Wednesday, June 28, 2006

Negotiating with managament in an exercise in exasperation and frustration. But if I weren't on the team, I wouldn't have the illusion of control. Still, I wouldn't give up my participation in this for the world--it's very informative.

And our radishes are much bigger.

No strike/no lockout clause expires at midnight on the 30th--wheeeee! We've got a long way to go.

10 comments:

martha said...

Huh, what a strange evening. I've been sitting all day in front of my computer, trying to read Sigur Rós lyrics and their translations and somehow I stepped into your page. Very interresting, I must say. And a common ground. So there there it comes - Linguistics, German, Iseland, Sigur Rós..and this peculiar way of writing. Something's nice here. Something that I like. Huh.
Greetings from Poland.

martha said...

ah, and I forgot to add (just in case), that my egnlish sucks, in fact :]
Have You ever thought about learning Icelandic?
Lots of peace, I wish you, man.

The Earthtopus said...

Czezc! What part of Poland? I spent a nice Chrtistmas in Bielsko-Biała once...

Sigur Rós lyrics? Excellent, since in the last week I've been wishing I knew more Icelandic, having gotten addicted to Takk... So, sure, I've wished I knew some Icelandic, but in that probably-not-going-to sort of way.

So many languages, so little time. Thank you for the visit!

martha said...

I'm from the south-west part of Poland, from Zamość, dunno if you've ever heard of it. Very nice town :]
Takk is really great, I'm listening to it over and over again, sometimes, however, coming back to Ágćtis Byrjun - this one is good too.
I really wanted to learn Icelandic but it's horribly difficult. In Poland we have got just two textbooks, that are simply unavailble. So the only way to learn it is some Icelandic-English book, which is of course more available, but not now, as I'm still stucked in Poland;)
And where are you from? May I ask, what you do for living?

The Earthtopus said...

Ha! I spelled "cześć" wrong even without the accents. Oh, so it goes. Your English is many times better than my Polish, to be sure.

I have heard of Zamość--but not anything in particular beyond knowing it as a place-name. I'm from Vermont, a small state in the Northeast--I live about a hundred kilometers away from Montreal in Canada.

What I'd actually like to do is apply to and get into graduate school studying some Slavic language or another, but for now I'm working in a progressive supermarket in my home town as my for-money job. We are unionized, and I was on the team responsible for dealing with our managers over increases in pay.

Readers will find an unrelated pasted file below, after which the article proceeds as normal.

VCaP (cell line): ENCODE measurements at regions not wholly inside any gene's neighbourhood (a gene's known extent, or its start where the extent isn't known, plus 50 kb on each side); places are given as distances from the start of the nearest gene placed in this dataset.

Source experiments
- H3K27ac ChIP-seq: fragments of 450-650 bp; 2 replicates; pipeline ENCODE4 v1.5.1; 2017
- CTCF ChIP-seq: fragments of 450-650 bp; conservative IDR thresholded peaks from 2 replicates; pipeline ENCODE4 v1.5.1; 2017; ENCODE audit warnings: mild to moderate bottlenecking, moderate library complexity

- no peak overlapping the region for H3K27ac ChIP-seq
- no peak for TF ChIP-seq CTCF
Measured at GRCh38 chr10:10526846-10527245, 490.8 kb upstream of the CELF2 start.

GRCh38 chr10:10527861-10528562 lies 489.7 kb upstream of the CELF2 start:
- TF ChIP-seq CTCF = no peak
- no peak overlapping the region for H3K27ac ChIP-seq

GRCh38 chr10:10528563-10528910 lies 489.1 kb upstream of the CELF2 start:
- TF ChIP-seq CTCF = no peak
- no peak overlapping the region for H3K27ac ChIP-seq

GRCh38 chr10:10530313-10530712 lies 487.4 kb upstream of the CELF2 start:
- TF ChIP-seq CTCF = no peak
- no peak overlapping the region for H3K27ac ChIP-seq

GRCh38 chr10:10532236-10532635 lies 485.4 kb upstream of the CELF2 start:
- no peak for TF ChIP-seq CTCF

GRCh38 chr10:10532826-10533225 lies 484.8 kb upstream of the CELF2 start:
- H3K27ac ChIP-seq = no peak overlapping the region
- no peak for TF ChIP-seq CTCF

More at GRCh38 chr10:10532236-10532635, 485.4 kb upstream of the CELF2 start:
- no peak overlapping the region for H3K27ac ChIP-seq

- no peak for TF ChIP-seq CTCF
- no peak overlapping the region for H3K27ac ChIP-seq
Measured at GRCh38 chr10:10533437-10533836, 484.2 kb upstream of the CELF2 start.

I called our team "Solidarność," amusingly enough.

martha said...

czezc - cześć - it's all the same till I'm able to catch it;)and I did so there's nothing to worry about.
I've never been to Canada but the northern part of it must be great! I have only seen some pictures, and it seems beautiful. But of course my greatest dream is to go to Iceland. Ahh. :)
Why are you so interested in Slavic languages? Have you got some roots here?
I really like the Chech language and I know a little Russian, really not much. The Cyrillic alphabet is nice.
I still go to the high school, just one year more;) and then I'd like to study journalism or some germanic language, probably English or German. But I still have a lot to learn.
Tell me, can you pronounce
the word 'Solidarność'(our lovely oldskool word;)? If so, you're my master! It's hard..but not as hard as as 'żeńszeń';) Can you say a lot in polish?
I found a new great music - soundtracks of Harry Potter movies! Magic! Check it up.

The Earthtopus said...

Oh, well, I'm American--just live verrrrry close to Canada. I studied in Brno for nine months and had a bunch of Polish friends there, too. I never got must beyond czesc and oczyviscie, and unless I try hard I have a very pronounced Czech accent. Better than an English one, I suppose.

Half my family came from Slovakia about a hundred years ago, in the east, up near the mountains--Poprad area or somewhere nearby. I started studying some Czech at univeristy because it was there and I was curious, and it's only grown from there.

martha said...

Upss, sorry, I thought you live in Canada, I don't know maps so well ;) I got a few friends in America.
I think it's great to know where you really come from. I come (I guess) exactly from where I live now. We call it Roztocze. Nice piece of ground, you can come and see, lots of green and sun.

A propos accent, people say that I got an Ukrainian one - especially when talking in Polish. And my Enlgish accent is..is rather like the accent of all slavs;) I love British and coockney accent. Do the Americans use cockney or something alike?

The Earthtopus said...

Oh, Lord no. At least the American accent is nothing like the cockney one, as far as I can tell.

I don't know; it's hard to say personally. I've had far too many people tell me I don't sound like an American to say what an American accent is.

martha said...

Maybe your non-American accent is caused by your slav roots? That's rather impossible, but-?

You're prejudiced against coockney as everyone, I guess?:) "Oh, Lord no" Hahah. But cookney sounds funny, e.g. Mike Skinner - the guy from The Streets. As for me, It's great.
Take care ;)